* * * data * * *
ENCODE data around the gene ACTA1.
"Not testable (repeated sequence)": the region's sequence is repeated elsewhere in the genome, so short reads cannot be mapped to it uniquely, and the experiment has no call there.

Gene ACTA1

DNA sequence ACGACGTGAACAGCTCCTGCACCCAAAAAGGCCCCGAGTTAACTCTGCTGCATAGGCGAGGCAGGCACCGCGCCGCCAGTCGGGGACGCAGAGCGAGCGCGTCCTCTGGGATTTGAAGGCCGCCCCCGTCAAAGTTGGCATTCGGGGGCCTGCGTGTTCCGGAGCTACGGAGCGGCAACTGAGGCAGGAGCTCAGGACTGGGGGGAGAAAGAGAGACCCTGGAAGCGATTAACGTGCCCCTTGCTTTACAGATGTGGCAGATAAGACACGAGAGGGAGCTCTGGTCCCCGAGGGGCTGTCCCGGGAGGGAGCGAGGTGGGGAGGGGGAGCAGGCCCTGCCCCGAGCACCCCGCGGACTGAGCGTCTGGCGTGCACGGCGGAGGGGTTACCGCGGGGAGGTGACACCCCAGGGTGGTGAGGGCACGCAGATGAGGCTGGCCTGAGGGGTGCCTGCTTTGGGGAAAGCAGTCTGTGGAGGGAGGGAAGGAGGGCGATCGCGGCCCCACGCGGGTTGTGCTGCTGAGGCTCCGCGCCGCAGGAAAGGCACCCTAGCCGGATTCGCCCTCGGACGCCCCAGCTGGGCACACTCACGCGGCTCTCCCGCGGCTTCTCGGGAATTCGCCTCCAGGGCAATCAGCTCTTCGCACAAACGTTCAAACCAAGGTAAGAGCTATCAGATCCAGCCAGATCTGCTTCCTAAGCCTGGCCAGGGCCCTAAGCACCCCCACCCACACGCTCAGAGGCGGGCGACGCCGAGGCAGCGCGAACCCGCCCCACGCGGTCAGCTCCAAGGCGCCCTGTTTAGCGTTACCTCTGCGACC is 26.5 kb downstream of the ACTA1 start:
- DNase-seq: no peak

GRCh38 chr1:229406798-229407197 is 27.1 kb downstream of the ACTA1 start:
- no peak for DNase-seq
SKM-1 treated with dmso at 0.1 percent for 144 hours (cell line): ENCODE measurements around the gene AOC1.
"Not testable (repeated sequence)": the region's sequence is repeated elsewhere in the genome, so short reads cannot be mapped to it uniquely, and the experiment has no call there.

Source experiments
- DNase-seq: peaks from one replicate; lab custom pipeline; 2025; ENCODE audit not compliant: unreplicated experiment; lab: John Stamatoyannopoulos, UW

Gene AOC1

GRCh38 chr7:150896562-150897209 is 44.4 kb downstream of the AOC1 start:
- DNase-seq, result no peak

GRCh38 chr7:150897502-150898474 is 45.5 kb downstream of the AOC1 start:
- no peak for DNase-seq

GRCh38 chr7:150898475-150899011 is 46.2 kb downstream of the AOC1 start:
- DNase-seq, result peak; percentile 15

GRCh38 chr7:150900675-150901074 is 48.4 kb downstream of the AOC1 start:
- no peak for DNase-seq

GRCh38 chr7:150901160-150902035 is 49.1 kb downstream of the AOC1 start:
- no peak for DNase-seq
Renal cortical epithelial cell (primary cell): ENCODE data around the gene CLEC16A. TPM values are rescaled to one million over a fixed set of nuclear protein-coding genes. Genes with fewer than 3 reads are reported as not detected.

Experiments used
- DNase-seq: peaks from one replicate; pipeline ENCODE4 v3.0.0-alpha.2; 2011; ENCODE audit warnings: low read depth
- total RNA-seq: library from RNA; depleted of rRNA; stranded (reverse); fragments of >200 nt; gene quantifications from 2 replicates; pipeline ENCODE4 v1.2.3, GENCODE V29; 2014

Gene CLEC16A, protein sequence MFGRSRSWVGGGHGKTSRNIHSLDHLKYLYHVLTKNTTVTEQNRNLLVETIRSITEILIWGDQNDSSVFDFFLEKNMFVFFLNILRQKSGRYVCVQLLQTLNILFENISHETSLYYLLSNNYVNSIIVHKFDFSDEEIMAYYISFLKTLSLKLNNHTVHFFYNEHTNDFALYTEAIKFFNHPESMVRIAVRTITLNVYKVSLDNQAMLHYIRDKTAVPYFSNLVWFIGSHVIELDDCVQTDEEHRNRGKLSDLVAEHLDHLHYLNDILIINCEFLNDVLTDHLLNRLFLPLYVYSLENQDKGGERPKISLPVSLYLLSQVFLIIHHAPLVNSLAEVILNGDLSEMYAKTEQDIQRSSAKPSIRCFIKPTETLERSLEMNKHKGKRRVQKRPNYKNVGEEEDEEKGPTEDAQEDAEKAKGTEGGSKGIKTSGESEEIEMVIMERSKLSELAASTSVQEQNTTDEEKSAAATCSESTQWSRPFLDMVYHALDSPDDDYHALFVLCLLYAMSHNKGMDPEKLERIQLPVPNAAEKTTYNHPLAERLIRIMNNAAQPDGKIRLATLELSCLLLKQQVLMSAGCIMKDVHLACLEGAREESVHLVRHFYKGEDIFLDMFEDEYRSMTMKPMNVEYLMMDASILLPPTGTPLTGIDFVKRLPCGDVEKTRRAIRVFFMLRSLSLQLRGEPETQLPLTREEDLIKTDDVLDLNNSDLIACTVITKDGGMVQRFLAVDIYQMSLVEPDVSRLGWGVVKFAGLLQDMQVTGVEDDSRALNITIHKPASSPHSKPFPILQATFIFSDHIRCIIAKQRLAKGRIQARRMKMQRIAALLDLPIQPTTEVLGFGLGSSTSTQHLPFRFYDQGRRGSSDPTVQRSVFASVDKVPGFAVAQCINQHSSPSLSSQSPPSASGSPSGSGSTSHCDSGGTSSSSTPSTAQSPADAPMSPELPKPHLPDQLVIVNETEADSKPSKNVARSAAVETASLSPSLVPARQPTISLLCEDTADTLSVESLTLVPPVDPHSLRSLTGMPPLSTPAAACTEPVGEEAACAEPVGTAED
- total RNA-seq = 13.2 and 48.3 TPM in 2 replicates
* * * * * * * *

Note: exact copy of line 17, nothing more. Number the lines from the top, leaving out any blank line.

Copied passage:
GRCh38 chr7:150898475-150899011 is 46.2 kb downstream of the AOC1 start: